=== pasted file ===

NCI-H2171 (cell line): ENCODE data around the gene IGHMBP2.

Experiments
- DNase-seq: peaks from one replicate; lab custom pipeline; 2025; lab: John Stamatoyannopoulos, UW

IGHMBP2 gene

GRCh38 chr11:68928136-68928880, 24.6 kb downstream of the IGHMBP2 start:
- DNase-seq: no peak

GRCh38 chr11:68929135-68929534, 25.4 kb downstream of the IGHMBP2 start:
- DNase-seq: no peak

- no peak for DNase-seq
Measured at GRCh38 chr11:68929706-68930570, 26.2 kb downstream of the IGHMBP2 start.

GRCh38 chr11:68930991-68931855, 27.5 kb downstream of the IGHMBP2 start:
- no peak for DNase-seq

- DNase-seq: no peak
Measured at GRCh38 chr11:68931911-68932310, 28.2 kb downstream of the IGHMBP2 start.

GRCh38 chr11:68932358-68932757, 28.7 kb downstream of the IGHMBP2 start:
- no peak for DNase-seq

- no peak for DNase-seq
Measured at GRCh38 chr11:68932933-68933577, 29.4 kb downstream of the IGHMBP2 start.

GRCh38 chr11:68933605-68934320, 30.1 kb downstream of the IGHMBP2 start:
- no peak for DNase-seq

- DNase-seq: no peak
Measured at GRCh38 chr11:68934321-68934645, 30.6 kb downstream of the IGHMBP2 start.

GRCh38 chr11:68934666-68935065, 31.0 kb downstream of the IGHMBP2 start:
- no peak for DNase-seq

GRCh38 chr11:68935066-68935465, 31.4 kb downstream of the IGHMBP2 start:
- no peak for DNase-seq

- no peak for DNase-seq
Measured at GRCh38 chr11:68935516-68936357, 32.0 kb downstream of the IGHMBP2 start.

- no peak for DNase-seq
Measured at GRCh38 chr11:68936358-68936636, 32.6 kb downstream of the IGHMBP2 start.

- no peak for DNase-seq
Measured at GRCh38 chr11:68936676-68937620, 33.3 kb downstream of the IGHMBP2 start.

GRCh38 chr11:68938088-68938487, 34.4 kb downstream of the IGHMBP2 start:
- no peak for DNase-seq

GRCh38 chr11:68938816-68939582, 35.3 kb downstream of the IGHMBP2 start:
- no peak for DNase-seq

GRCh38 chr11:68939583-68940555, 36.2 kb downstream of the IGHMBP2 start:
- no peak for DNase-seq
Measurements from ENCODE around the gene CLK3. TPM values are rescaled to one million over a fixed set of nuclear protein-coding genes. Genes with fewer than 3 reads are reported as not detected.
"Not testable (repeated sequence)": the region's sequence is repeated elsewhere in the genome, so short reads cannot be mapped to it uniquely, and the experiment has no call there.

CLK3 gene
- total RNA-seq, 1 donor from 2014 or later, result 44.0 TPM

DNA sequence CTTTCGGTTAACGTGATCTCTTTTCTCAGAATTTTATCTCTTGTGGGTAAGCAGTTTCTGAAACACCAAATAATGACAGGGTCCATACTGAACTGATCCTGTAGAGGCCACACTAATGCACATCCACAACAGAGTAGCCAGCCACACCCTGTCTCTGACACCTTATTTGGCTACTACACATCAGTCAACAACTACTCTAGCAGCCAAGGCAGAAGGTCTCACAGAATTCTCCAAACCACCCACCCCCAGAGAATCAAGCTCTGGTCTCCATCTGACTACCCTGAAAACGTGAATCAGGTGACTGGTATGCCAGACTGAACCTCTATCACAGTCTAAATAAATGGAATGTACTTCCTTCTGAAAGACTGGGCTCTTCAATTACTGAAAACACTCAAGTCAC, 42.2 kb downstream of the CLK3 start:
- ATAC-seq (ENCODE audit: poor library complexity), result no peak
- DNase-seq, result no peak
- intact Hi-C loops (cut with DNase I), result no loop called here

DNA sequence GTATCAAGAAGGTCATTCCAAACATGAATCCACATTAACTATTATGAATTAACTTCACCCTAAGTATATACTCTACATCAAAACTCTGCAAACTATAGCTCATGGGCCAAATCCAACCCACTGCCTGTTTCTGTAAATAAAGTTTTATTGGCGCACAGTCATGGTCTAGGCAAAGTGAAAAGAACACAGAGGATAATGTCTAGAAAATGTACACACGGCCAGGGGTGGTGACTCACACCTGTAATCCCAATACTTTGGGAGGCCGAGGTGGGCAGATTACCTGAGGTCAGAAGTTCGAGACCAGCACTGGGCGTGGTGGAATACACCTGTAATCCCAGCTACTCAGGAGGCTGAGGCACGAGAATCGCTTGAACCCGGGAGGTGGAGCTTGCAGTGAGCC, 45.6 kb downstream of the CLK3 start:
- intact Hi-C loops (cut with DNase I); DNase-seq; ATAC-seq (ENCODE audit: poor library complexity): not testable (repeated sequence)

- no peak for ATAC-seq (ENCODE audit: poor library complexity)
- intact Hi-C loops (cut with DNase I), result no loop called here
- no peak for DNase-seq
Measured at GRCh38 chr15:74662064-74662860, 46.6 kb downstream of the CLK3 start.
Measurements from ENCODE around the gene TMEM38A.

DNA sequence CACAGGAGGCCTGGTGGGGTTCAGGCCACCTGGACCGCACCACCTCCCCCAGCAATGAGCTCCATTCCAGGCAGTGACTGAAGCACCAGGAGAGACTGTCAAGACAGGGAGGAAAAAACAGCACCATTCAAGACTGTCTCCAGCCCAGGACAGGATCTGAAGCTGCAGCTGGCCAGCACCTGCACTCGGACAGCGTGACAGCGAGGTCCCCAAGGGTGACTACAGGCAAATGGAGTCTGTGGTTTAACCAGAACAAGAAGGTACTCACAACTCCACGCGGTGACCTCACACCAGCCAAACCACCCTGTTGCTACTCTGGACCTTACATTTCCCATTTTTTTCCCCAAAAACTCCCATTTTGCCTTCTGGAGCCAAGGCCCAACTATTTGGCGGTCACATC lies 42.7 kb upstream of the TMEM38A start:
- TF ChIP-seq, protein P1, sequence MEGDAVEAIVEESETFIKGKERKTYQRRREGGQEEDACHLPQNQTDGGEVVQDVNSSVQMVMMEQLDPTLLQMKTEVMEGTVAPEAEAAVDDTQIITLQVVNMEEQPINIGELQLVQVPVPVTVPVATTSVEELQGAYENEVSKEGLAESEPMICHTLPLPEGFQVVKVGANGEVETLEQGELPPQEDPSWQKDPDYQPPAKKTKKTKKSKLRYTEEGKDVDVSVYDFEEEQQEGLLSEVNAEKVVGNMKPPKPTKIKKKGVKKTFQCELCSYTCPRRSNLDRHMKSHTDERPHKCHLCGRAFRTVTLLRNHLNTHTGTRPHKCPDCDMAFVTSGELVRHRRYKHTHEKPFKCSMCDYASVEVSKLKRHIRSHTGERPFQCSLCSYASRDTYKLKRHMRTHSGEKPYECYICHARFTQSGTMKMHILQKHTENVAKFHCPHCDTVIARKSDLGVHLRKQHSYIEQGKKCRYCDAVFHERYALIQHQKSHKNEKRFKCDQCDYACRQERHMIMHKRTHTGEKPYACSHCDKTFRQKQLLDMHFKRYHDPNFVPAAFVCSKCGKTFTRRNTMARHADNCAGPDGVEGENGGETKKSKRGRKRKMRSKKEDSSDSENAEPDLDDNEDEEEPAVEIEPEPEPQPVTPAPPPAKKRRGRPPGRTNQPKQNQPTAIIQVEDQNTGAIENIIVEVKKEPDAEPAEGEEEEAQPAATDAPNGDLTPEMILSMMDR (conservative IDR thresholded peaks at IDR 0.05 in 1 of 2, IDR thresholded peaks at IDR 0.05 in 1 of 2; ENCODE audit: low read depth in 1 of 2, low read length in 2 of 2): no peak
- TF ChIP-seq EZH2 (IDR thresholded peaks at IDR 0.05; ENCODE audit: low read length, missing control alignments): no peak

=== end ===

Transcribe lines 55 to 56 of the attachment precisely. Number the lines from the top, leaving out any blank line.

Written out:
- TF ChIP-seq, protein P1, sequence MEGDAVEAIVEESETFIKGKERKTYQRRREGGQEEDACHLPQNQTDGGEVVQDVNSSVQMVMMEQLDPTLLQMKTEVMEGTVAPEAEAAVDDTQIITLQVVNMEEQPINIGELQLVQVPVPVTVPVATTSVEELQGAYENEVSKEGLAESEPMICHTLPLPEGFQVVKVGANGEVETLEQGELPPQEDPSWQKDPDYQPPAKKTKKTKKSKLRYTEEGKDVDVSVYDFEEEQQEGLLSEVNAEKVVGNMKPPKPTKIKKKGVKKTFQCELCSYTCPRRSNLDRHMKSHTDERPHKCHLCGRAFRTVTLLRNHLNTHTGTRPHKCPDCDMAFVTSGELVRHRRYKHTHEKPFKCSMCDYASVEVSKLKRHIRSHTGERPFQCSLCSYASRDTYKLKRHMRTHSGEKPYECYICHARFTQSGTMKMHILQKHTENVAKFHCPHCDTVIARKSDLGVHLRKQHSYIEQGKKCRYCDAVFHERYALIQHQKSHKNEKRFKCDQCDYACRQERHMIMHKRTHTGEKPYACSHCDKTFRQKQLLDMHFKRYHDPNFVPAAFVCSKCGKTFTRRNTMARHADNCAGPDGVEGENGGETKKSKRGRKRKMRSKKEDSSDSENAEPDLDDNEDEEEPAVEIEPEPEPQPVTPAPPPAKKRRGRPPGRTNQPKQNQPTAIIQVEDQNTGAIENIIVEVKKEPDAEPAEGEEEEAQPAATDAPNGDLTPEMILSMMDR (conservative IDR thresholded peaks at IDR 0.05 in 1 of 2, IDR thresholded peaks at IDR 0.05 in 1 of 2; ENCODE audit: low read depth in 1 of 2, low read length in 2 of 2): no peak
- TF ChIP-seq EZH2 (IDR thresholded peaks at IDR 0.05; ENCODE audit: low read length, missing control alignments): no peak